One of the current owners of the Mermaid, Judith Blincow, came downstairs one morning to find two of her guests sleeping on the couch in the lounge. She thought this was quite odd and worried that the room was not to their satisfaction. When she asked them why they were in the lounge, they said they had seen ghostly figures walk through the walls in the room. They refused to return to the room and had to have their things brought out to them. Judith claims to have never experienced a ghost, but enough guests have had experiences that she believes there must be some spirits on the premises.
Room 1 is haunted by a lady in gray who sits in a chair by the fireplace. And if a guest leaves their clothes in that chair overnight, they sometimes will find the clothes to be wet in the morning even though there is no leaking water overhead or anywhere near the clothes. Room 17 is said to be haunted by the wife of the founder of the Hawkhurst Gang, George Gray. She haunted a rocking chair in the room and guests claimed to wake up in the middle of the night and see the chair rocking on its own and found the room icy cold. Owners finally removed the chair because there were so many complaints. Another member of the Hawkhurst Gang had a girlfriend who served as a maid at the inn and she was murdered by another one of the smugglers because he felt she talked too much about their exploits. She has been seen throughout the inn. There are two ladies in white found here. One is in Room 14 and the other is in Room 15. Room 7 is haunted by a man in period clothing and he likes to sit on the edge of beds when guests are trying to sleep. Room 16 has a male ghost that has made appearances. Other phenomenon that are regularly reported are cold spots in rooms and rocking chairs that move without anyone sitting in them. A bartender turned in his notice after he was tending to the fire and a few bottles at the end of the room flew off the shelf.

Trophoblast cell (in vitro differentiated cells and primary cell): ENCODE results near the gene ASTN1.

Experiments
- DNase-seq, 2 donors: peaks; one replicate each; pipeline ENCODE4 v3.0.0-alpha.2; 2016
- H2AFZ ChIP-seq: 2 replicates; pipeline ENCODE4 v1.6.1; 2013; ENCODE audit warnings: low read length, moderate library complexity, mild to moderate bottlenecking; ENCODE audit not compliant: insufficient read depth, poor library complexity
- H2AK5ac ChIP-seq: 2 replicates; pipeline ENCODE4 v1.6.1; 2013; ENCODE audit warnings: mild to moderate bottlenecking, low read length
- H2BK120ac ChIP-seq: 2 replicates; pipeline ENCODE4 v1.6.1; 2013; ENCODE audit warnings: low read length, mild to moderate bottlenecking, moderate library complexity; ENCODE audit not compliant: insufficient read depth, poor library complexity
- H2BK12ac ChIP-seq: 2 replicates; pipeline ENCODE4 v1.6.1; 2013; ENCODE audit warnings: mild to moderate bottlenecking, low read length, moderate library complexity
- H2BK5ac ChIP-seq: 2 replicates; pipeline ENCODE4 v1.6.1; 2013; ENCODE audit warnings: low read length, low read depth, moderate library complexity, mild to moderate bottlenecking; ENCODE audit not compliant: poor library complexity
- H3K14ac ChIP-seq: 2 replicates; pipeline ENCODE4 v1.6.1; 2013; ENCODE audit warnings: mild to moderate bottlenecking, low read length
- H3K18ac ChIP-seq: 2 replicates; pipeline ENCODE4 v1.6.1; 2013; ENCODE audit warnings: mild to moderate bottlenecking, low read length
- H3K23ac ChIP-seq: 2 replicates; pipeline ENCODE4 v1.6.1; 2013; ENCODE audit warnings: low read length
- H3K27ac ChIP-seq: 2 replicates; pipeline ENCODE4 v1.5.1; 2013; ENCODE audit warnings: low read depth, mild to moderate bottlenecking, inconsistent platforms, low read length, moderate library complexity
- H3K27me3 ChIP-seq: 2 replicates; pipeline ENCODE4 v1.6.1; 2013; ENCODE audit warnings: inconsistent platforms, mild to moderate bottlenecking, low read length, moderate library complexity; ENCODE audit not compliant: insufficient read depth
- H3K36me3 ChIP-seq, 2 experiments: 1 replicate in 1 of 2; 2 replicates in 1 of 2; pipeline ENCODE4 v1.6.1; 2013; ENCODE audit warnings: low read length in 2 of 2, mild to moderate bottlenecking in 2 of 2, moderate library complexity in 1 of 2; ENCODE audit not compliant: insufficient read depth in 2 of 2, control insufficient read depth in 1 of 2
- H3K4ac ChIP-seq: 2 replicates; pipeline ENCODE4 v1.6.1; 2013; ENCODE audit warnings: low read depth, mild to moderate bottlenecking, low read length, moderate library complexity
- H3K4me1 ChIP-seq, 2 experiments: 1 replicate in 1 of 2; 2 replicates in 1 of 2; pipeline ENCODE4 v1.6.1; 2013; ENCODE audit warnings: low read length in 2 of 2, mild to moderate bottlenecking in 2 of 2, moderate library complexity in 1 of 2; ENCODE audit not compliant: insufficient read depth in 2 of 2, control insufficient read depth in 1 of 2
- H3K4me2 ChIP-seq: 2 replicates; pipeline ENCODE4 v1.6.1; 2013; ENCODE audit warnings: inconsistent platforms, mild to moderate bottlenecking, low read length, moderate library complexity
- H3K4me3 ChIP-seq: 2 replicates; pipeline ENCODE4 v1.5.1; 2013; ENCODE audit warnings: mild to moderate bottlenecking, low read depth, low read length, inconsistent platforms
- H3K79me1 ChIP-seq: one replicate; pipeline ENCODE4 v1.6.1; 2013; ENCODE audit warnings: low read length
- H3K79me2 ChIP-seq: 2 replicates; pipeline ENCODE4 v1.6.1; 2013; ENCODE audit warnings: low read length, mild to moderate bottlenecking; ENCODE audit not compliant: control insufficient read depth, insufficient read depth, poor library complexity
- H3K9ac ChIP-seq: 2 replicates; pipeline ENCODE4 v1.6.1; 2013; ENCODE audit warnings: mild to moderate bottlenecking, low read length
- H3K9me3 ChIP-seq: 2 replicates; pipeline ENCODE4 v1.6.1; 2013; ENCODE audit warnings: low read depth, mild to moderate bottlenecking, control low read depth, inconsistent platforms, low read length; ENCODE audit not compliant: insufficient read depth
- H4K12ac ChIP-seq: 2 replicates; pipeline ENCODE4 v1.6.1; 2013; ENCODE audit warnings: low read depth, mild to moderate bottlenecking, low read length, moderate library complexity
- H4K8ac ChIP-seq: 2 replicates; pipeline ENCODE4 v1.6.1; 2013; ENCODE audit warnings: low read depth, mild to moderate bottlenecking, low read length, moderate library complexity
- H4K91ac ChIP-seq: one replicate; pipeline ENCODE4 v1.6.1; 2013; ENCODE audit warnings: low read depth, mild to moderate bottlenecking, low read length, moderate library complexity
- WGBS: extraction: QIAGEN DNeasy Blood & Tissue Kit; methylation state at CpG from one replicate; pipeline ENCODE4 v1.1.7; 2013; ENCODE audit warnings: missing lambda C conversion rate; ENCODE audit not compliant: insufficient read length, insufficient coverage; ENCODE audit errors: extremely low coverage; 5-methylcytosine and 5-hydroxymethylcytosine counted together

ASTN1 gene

The Mermaid Inn has been around a long time and served many people. It's an exquisitely decorated building that harkens back to the Tudor period and beyond. Are there remnants of its turbulent past still hanging around in the present in the form of spirits? Is the Mermaid Inn haunted? That is for you to decide!
Thursday, April 19, 2018
Moment in Oddity - The Nocatula Legend